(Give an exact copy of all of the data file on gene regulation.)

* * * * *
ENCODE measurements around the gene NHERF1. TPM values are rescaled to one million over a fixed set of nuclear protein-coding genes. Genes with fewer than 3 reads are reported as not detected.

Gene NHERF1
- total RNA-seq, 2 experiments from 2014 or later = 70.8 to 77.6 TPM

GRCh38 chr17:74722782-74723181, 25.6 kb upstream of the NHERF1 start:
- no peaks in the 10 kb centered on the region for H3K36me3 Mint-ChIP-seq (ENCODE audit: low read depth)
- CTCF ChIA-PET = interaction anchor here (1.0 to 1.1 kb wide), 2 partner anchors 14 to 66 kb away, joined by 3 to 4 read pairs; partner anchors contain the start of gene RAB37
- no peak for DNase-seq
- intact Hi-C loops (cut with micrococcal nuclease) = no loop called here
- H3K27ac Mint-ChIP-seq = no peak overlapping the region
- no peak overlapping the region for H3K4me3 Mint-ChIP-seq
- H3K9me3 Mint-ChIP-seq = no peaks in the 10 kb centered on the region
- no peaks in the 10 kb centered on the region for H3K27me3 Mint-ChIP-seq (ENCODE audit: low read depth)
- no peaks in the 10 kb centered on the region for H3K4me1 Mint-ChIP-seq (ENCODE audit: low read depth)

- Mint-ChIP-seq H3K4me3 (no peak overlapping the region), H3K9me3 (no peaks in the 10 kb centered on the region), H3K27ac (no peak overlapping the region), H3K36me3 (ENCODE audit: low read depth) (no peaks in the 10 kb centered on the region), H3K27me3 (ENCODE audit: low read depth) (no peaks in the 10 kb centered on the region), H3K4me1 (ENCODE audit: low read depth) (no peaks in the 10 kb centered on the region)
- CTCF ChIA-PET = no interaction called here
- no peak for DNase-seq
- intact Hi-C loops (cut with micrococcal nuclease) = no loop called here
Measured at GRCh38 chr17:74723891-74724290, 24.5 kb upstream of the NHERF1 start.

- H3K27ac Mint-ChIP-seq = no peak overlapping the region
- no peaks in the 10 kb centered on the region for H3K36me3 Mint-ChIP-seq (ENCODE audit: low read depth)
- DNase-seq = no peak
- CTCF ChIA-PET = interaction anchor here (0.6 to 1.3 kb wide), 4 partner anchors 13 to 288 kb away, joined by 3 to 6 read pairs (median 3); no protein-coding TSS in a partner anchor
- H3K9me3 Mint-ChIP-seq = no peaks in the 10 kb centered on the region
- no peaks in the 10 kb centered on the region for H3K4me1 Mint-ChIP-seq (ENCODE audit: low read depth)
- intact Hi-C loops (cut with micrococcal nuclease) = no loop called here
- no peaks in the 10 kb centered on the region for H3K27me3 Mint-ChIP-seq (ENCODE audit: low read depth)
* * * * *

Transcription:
ENCODE measurements around the gene NHERF1. TPM values are rescaled to one million over a fixed set of nuclear protein-coding genes. Genes with fewer than 3 reads are reported as not detected.

Gene NHERF1
- total RNA-seq, 2 experiments from 2014 or later = 70.8 to 77.6 TPM

GRCh38 chr17:74722782-74723181, 25.6 kb upstream of the NHERF1 start:
- no peaks in the 10 kb centered on the region for H3K36me3 Mint-ChIP-seq (ENCODE audit: low read depth)
- CTCF ChIA-PET = interaction anchor here (1.0 to 1.1 kb wide), 2 partner anchors 14 to 66 kb away, joined by 3 to 4 read pairs; partner anchors contain the start of gene RAB37
- no peak for DNase-seq
- intact Hi-C loops (cut with micrococcal nuclease) = no loop called here
- H3K27ac Mint-ChIP-seq = no peak overlapping the region
- no peak overlapping the region for H3K4me3 Mint-ChIP-seq
- H3K9me3 Mint-ChIP-seq = no peaks in the 10 kb centered on the region
- no peaks in the 10 kb centered on the region for H3K27me3 Mint-ChIP-seq (ENCODE audit: low read depth)
- no peaks in the 10 kb centered on the region for H3K4me1 Mint-ChIP-seq (ENCODE audit: low read depth)

- Mint-ChIP-seq H3K4me3 (no peak overlapping the region), H3K9me3 (no peaks in the 10 kb centered on the region), H3K27ac (no peak overlapping the region), H3K36me3 (ENCODE audit: low read depth) (no peaks in the 10 kb centered on the region), H3K27me3 (ENCODE audit: low read depth) (no peaks in the 10 kb centered on the region), H3K4me1 (ENCODE audit: low read depth) (no peaks in the 10 kb centered on the region)
- CTCF ChIA-PET = no interaction called here
- no peak for DNase-seq
- intact Hi-C loops (cut with micrococcal nuclease) = no loop called here
Measured at GRCh38 chr17:74723891-74724290, 24.5 kb upstream of the NHERF1 start.

- H3K27ac Mint-ChIP-seq = no peak overlapping the region
- no peaks in the 10 kb centered on the region for H3K36me3 Mint-ChIP-seq (ENCODE audit: low read depth)
- DNase-seq = no peak
- CTCF ChIA-PET = interaction anchor here (0.6 to 1.3 kb wide), 4 partner anchors 13 to 288 kb away, joined by 3 to 6 read pairs (median 3); no protein-coding TSS in a partner anchor
- H3K9me3 Mint-ChIP-seq = no peaks in the 10 kb centered on the region
- no peaks in the 10 kb centered on the region for H3K4me1 Mint-ChIP-seq (ENCODE audit: low read depth)
- intact Hi-C loops (cut with micrococcal nuclease) = no loop called here
- no peaks in the 10 kb centered on the region for H3K27me3 Mint-ChIP-seq (ENCODE audit: low read depth)